ANANAS PINEAPPLE MELON is mentioned as early as 1777 in France with possible origins in Africa. Thomas Jefferson grew at Monticello in 1794 and it was mentioned in American seed catalogues by 1824 and in Vilmorin's "The Vegetable Garden" in 1885. The Pineapple Melon has a short shelf life, which is why it is rarely available commercially except at the rare Farmers' Market, but it is a delight to grow in the home garden. There is much confusion among seed suppliers about various cultivars. All are roughly the same, with some variations in taste and aroma and interior flesh color, ranging from white to yellow to green. The cultivar I am offering is, I think, the sweetest and most aromatic -- most "pineappley" -- of the lot. It has a creamy sweet white flesh. Fruits average 5 lbs. 90 days. 10 seeds.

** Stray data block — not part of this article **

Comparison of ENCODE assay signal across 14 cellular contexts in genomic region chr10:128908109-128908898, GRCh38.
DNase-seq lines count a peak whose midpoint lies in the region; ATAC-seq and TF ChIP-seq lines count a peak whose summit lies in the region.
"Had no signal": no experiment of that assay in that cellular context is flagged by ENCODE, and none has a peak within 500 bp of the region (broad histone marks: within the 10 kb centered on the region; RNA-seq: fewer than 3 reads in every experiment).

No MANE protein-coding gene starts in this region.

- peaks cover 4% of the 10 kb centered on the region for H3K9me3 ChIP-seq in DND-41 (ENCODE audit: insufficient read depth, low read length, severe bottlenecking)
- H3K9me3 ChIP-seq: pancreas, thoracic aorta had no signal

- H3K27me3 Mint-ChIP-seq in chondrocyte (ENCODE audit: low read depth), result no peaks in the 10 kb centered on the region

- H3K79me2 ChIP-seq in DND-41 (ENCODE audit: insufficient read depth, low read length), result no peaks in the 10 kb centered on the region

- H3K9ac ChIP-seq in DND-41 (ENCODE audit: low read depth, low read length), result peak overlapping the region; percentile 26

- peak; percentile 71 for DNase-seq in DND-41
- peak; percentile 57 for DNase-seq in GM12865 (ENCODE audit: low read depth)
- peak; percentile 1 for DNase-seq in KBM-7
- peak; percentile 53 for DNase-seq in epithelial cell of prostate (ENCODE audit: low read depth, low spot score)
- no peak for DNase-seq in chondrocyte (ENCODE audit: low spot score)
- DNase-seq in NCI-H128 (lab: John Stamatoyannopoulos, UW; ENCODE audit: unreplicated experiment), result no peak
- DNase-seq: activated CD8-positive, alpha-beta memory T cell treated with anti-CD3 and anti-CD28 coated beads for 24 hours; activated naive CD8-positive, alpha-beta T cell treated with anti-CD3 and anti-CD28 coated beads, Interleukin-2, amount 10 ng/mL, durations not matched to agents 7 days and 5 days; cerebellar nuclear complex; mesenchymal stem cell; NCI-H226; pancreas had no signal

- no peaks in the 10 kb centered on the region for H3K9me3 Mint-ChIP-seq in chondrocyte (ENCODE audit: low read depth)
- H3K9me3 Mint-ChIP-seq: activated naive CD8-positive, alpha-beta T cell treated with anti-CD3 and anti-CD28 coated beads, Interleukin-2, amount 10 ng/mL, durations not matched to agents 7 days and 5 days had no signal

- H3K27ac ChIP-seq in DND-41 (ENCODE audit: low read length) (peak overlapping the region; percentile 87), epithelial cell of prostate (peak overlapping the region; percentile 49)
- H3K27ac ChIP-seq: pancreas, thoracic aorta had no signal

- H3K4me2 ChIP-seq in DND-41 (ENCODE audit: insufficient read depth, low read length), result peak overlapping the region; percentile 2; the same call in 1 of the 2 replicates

GROWING MELONS: Melons are heat lovers and heavy feeders, so pick a sunny spot and spend some time preparing the soil with rich compost and creating hills for the vines to trail down. Wait until soil temp is 70 degrees to direct sow, or start indoors and harden off. Keep the beds mulched with straw as weeding will becoming impossible once the vining gets underway. The straw will also help retain moisture in the soil and melons need lots of regular watering. Once the blossoms have set, use fish emulsion as a side dressing. Some smaller varieties are suitable for trellising.